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This is in response to;
The Modular Release Model; A tutorial on game design and mod management

Posted: Dec 9th, 2007 by: Crispy

First, I've worked in the gaming industry - meaning I've been paid for several
years to work for a gaming company not a mod team.

Second, I played Counter-Strike in it's Alpha to Beta 3.5 stages from 1999-2001, this so called 'Golden-age of modding' was more like the 'Stone-age of modding'. And frankly, one of the main reasons CS has been alive so long, is the mod creators willingness to please those playing it, and then virtually wipe their hands of the original plan.

If you played during those times, which most who play now never have but like to pretend, CS team's original goal was to have realistic gameplay within a realistic environment, real world weapons, and dedicated servers - 'unlike' R6 at the time. (In fact 99% of all sounds in CS, even today are from the R6 sound files.) At the time, there wasn't retail games out/being developed that currently had this going for it. Though often times my friends and co-workers would talk to eachother about how if Rogue Spear had dedicated servers and not player hosted servers, CS probably would of never existed.

The game was much different in its beta stages, all the changes you mentioned happened years later in regards to weapon, accuracy and damage system changes. A lot of these were NOT intentional changes, they came with age, suggestion and most of all - to appeal to a larger demographic of novice fps gamers prior to a Valve buy out.

Valve caught on to Counter-Strike's popularity in it's early stages, a lot of turmoil and disagreement took place between members of that mod, enough to where most of the original developers left to form other mods (funny how this is rarely spoken of). Goose took over, and now all you have is a mod that sold out their original plan for money and popularity - Which has always made Valves statements about "What makes a good team" such bullshit, because like EA, they bought CS, they didn't develop it.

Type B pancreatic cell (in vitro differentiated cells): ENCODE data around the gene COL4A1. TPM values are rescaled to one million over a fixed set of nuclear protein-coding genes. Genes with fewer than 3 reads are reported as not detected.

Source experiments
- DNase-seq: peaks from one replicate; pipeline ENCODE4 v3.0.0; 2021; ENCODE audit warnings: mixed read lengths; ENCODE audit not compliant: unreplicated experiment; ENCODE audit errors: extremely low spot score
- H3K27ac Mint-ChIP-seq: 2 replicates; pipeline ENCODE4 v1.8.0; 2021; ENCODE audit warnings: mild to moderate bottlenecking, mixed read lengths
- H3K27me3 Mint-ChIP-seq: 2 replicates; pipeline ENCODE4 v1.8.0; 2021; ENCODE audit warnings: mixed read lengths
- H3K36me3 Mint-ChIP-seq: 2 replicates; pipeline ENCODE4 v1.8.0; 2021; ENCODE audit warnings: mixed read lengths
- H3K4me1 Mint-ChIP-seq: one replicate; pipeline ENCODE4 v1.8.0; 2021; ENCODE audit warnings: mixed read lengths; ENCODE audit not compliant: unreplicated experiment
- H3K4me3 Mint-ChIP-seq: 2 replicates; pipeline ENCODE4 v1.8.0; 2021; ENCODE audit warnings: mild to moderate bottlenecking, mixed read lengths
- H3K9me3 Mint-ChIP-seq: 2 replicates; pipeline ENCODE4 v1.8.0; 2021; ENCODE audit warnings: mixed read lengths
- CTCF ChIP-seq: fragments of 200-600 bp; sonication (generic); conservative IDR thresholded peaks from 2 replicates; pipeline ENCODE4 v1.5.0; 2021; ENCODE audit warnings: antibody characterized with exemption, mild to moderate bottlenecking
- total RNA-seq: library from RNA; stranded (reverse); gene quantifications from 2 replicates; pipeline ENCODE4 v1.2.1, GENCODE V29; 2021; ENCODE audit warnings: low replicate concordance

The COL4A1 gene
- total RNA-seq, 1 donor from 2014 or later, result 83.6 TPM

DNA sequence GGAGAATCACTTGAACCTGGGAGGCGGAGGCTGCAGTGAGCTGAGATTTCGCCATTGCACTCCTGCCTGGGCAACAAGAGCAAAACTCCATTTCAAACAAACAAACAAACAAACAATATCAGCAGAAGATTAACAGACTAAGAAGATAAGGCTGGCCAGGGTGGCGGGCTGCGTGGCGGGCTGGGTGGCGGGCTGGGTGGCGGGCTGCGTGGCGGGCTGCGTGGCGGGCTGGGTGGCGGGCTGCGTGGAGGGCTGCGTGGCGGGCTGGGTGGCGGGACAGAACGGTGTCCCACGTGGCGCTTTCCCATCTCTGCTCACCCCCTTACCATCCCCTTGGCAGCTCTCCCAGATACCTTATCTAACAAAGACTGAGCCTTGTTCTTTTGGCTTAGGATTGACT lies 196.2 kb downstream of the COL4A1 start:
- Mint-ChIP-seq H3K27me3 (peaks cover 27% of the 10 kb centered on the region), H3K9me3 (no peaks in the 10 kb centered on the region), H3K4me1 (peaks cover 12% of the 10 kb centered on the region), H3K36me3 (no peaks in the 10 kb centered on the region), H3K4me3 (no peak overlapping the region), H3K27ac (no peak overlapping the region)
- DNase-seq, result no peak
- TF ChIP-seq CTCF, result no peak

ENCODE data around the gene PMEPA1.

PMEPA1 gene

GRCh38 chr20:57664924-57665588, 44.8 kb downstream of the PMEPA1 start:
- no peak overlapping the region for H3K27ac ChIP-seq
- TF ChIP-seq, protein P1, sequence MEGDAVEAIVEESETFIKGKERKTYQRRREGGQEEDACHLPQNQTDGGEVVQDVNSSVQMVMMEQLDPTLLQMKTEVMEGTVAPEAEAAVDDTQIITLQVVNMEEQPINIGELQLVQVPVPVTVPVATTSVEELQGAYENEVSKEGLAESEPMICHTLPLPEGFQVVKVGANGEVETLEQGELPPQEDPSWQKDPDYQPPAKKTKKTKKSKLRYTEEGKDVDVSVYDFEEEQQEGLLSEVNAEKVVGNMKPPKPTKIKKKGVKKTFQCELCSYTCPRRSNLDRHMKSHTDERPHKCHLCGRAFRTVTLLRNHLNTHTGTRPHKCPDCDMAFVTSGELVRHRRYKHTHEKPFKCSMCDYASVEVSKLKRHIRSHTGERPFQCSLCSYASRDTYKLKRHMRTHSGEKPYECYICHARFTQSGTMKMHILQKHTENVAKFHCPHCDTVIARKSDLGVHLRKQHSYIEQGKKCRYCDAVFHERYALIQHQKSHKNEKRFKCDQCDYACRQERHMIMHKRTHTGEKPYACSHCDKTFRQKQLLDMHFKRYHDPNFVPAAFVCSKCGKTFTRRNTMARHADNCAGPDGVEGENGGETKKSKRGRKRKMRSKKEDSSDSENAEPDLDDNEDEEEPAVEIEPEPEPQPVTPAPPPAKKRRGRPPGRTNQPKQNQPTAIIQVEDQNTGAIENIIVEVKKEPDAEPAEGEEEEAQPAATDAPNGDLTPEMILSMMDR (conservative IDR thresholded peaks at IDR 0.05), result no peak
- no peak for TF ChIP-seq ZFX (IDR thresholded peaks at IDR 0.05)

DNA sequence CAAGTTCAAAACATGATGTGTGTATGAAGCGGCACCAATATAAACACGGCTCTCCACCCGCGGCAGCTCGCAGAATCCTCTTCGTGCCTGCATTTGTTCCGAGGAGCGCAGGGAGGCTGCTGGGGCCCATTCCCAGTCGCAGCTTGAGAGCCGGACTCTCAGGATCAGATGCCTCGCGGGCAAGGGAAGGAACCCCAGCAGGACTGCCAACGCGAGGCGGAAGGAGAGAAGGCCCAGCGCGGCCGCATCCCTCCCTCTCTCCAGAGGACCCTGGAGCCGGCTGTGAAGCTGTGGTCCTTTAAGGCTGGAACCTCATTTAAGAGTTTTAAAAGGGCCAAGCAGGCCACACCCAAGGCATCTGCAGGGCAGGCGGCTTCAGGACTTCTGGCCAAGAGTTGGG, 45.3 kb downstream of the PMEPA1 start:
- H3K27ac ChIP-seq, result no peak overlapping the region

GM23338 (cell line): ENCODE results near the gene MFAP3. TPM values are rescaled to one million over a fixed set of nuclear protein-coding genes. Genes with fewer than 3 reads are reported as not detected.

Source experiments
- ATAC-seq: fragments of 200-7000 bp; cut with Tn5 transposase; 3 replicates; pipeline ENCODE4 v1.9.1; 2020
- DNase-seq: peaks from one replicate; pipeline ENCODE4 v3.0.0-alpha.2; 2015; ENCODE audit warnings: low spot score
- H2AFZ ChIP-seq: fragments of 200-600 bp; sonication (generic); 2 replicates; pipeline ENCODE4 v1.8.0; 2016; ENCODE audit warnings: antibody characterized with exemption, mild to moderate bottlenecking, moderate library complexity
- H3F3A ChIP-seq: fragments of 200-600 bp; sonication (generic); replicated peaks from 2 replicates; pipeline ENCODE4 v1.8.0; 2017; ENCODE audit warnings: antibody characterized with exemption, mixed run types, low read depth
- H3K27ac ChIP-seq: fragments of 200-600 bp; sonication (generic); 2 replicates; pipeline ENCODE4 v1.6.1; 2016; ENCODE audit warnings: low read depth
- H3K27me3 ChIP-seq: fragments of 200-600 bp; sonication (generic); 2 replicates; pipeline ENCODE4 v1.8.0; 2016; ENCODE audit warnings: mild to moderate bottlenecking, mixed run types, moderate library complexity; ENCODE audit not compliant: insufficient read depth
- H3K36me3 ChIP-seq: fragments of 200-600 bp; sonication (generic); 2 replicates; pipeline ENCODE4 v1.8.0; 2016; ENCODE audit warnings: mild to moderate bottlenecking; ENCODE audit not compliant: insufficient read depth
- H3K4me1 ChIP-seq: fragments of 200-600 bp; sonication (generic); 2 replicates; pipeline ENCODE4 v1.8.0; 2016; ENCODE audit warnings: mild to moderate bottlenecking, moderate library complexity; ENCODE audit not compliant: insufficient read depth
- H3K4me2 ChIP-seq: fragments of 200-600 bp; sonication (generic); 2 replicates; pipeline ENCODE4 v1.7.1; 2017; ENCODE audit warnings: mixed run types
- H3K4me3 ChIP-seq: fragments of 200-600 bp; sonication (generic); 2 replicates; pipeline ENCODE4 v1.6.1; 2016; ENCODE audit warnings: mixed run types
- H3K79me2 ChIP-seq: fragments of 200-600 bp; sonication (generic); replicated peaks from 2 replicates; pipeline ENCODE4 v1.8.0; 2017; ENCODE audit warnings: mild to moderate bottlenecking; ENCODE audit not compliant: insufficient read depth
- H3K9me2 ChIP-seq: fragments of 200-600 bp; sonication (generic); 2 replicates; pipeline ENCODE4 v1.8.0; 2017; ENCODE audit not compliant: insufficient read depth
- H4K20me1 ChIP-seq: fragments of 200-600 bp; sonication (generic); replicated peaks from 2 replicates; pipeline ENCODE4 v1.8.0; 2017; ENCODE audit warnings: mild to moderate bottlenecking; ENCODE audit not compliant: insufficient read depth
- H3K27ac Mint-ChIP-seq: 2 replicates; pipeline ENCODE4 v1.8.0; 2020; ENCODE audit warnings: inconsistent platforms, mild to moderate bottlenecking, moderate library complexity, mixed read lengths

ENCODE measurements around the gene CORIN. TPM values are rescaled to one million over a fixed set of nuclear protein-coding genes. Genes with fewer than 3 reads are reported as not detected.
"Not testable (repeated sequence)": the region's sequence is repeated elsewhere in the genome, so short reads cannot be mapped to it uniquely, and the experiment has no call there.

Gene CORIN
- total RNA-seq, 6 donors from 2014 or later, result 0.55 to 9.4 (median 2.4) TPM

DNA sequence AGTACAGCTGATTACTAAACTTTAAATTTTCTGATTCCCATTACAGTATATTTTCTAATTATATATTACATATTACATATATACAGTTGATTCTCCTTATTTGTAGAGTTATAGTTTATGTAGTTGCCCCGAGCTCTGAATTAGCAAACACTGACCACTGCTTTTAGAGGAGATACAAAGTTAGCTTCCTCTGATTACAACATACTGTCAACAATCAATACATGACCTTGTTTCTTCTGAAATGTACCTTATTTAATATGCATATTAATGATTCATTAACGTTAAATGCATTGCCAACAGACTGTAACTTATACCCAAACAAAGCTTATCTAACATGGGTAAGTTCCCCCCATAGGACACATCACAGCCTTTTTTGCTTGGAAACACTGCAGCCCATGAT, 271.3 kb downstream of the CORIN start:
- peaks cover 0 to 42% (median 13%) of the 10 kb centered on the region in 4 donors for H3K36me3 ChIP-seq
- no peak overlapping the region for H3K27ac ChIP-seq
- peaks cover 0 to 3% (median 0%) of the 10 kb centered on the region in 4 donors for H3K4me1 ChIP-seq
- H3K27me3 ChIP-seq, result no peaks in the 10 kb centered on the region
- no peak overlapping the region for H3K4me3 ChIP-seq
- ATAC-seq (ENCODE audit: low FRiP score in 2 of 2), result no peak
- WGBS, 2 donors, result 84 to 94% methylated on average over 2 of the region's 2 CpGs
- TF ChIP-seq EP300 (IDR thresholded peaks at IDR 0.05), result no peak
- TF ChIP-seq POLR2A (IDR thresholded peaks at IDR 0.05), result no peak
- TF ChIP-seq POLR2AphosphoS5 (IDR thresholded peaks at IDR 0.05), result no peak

So, if this is what you want, if your ultimate goal is to make money, you will no doubt have many problems due to supply vs. demand, money vs. resources, and one very important aspect as stated;

"I know what you're thinking, though: that was then and CS was made in the 'golden age of modding' where players were so much more accepting of unrefined gameplay, where ideas and techniques were shared from one team to the next completely altruistically, and where money and portfolio building were the last things on a modder's agenda."


It is no longer these times, anyone and their sister on a Mac can start a mod (which sadly makes the cs team comparison irrelevant in your post). But this statement is absolutely correct, and this is what has predominantly changed, and if a game like CS were being developed today it would fail. You must remember that they took a chance, a lot of mods took a chance but since the amount of mods were so few and far between at that time, CS had a lot of support + word-of-mouth
longevity. Nobody was making a game like this, it was a new idea.

The process of modding hasn't changed, the environment in which it takes place has, and this provides many difficulties to new modders.

I suggest that if you want to have a look how to create your mod, depending on what you're going for, have a look at Infiltration for UT. Or otherwise known as "The best mod ever made but played by so few."
<!--[if !supportLineBreakNewLine]-->This was in development at the release of UT99 and continues even to this day. This team and its community have been the most dedicated to the progression of the teams vision of the mod from start to finish. I.e. They took a chance - a chance of sticking to their original plan regardless if it paid off or not. Conviction. And the mod is amazing because of it.

All in all, if you want a successful mod, you need a successful idea and you need the team with the competence and patience to fulfill the idea. If you have conviction, the community support comes with it.
<!--[if !supportLineBreakNewLine]-->This one goal should be priority, everyone supporting and working towards that goal with equal enthusiasm and no personal agendas, dedication, is what makes a good team in any industry.

So if the goal or plan is solid, you have conviction and you reach that goal, regardless if you make money you're going to be successful.


(*this blog tool is horrid.)


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